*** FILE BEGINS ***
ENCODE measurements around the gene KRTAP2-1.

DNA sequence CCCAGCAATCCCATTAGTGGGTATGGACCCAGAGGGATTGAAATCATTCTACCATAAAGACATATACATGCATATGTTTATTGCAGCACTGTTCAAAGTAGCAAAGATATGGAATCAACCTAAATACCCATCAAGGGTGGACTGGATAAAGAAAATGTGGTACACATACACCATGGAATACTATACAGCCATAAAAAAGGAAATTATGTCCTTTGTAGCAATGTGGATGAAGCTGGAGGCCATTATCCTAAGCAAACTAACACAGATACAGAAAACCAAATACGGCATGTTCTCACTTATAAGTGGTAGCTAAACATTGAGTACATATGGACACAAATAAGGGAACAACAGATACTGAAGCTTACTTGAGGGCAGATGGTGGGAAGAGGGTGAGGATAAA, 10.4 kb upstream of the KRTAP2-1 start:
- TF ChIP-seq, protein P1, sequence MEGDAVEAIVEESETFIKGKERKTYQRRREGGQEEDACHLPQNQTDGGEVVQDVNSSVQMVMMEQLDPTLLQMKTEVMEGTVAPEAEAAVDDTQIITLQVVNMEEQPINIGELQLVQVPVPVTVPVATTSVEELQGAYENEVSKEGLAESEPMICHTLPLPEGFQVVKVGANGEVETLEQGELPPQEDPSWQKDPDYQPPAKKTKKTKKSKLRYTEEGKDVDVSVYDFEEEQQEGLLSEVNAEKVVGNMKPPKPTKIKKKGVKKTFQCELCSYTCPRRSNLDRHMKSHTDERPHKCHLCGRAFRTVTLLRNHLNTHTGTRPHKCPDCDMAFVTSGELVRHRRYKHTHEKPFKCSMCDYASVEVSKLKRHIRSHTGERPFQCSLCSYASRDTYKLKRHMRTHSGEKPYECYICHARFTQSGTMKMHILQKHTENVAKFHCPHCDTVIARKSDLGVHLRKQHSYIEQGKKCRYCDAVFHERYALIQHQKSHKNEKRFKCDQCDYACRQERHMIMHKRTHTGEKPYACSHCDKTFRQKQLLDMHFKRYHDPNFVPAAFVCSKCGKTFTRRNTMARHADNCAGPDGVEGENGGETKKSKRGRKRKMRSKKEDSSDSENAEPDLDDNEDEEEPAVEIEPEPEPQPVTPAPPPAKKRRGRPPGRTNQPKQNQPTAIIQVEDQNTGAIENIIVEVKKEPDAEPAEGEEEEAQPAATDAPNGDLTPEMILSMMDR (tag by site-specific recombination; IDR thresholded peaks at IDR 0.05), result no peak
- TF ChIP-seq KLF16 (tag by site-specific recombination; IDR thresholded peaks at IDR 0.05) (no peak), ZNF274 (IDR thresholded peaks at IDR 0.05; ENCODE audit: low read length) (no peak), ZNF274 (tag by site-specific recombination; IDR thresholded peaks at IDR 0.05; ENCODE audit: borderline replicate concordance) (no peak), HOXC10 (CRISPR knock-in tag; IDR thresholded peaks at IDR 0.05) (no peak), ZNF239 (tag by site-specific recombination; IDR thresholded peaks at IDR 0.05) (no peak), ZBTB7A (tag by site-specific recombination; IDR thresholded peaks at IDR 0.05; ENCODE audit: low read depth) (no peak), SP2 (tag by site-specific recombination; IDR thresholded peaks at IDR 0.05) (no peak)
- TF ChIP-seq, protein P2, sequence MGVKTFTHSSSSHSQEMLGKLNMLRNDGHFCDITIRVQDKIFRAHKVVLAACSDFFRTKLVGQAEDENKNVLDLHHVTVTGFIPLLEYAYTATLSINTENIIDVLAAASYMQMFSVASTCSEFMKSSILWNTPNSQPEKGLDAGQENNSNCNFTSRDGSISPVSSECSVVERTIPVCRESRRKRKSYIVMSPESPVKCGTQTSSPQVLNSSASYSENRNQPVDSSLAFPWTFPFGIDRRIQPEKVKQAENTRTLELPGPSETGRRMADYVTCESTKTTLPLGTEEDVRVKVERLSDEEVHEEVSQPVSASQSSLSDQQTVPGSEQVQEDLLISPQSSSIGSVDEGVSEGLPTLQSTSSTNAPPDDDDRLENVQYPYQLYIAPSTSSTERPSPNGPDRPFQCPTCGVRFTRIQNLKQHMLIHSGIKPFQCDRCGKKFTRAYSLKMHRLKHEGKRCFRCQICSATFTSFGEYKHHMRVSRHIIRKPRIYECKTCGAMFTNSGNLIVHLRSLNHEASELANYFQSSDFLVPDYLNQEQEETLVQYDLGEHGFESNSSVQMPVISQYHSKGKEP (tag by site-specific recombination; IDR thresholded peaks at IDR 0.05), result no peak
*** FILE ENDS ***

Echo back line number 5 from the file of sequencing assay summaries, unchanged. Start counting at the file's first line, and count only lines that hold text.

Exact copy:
- TF ChIP-seq, protein P2, sequence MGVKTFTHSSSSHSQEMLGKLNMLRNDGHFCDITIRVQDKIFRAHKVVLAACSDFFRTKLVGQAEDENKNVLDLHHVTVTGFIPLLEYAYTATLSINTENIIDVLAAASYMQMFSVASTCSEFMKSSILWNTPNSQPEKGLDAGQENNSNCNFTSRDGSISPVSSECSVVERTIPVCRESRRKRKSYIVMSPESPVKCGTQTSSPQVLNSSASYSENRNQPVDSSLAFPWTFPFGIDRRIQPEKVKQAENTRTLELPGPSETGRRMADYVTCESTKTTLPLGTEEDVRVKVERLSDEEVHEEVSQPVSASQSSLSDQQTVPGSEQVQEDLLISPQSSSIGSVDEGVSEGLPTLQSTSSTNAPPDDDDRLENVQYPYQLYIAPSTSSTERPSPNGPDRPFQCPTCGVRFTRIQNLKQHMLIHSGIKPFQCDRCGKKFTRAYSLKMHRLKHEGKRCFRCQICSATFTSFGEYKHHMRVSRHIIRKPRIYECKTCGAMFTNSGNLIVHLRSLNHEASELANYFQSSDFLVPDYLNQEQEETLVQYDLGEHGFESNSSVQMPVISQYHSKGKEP (tag by site-specific recombination; IDR thresholded peaks at IDR 0.05), result no peak